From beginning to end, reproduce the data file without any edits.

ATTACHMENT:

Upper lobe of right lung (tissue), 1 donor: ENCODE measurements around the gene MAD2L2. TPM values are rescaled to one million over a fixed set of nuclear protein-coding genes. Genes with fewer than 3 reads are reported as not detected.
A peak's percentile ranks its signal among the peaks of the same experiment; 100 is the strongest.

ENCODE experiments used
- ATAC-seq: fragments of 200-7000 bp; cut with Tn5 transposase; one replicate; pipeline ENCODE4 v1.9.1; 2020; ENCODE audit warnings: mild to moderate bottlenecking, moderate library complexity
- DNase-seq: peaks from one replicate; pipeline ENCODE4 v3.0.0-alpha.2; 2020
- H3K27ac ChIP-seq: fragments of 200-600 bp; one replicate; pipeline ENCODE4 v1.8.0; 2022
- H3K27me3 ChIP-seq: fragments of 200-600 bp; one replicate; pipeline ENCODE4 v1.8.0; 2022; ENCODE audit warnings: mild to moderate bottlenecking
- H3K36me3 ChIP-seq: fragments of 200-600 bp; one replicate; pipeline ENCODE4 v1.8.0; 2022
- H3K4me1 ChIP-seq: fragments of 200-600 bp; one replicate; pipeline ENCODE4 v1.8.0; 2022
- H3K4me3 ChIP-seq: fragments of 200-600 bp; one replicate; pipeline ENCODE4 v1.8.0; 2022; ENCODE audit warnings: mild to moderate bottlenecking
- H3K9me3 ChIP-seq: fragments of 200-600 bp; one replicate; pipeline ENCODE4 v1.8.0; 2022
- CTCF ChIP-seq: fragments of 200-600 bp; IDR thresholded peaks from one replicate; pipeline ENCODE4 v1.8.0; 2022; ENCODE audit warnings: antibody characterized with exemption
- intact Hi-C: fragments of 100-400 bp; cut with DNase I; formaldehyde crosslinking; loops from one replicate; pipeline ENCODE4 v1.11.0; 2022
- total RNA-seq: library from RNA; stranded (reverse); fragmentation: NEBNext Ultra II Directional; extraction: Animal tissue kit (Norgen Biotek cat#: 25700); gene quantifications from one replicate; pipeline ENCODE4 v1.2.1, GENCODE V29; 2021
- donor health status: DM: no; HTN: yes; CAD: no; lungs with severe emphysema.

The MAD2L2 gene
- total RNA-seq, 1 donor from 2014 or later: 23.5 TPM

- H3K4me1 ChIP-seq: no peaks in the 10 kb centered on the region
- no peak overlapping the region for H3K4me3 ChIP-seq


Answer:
Upper lobe of right lung (tissue), 1 donor: ENCODE measurements around the gene MAD2L2. TPM values are rescaled to one million over a fixed set of nuclear protein-coding genes. Genes with fewer than 3 reads are reported as not detected.
A peak's percentile ranks its signal among the peaks of the same experiment; 100 is the strongest.

ENCODE experiments used
- ATAC-seq: fragments of 200-7000 bp; cut with Tn5 transposase; one replicate; pipeline ENCODE4 v1.9.1; 2020; ENCODE audit warnings: mild to moderate bottlenecking, moderate library complexity
- DNase-seq: peaks from one replicate; pipeline ENCODE4 v3.0.0-alpha.2; 2020
- H3K27ac ChIP-seq: fragments of 200-600 bp; one replicate; pipeline ENCODE4 v1.8.0; 2022
- H3K27me3 ChIP-seq: fragments of 200-600 bp; one replicate; pipeline ENCODE4 v1.8.0; 2022; ENCODE audit warnings: mild to moderate bottlenecking
- H3K36me3 ChIP-seq: fragments of 200-600 bp; one replicate; pipeline ENCODE4 v1.8.0; 2022
- H3K4me1 ChIP-seq: fragments of 200-600 bp; one replicate; pipeline ENCODE4 v1.8.0; 2022
- H3K4me3 ChIP-seq: fragments of 200-600 bp; one replicate; pipeline ENCODE4 v1.8.0; 2022; ENCODE audit warnings: mild to moderate bottlenecking
- H3K9me3 ChIP-seq: fragments of 200-600 bp; one replicate; pipeline ENCODE4 v1.8.0; 2022
- CTCF ChIP-seq: fragments of 200-600 bp; IDR thresholded peaks from one replicate; pipeline ENCODE4 v1.8.0; 2022; ENCODE audit warnings: antibody characterized with exemption
- intact Hi-C: fragments of 100-400 bp; cut with DNase I; formaldehyde crosslinking; loops from one replicate; pipeline ENCODE4 v1.11.0; 2022
- total RNA-seq: library from RNA; stranded (reverse); fragmentation: NEBNext Ultra II Directional; extraction: Animal tissue kit (Norgen Biotek cat#: 25700); gene quantifications from one replicate; pipeline ENCODE4 v1.2.1, GENCODE V29; 2021
- donor health status: DM: no; HTN: yes; CAD: no; lungs with severe emphysema.

The MAD2L2 gene
- total RNA-seq, 1 donor from 2014 or later: 23.5 TPM

- H3K4me1 ChIP-seq: no peaks in the 10 kb centered on the region
- no peak overlapping the region for H3K4me3 ChIP-seq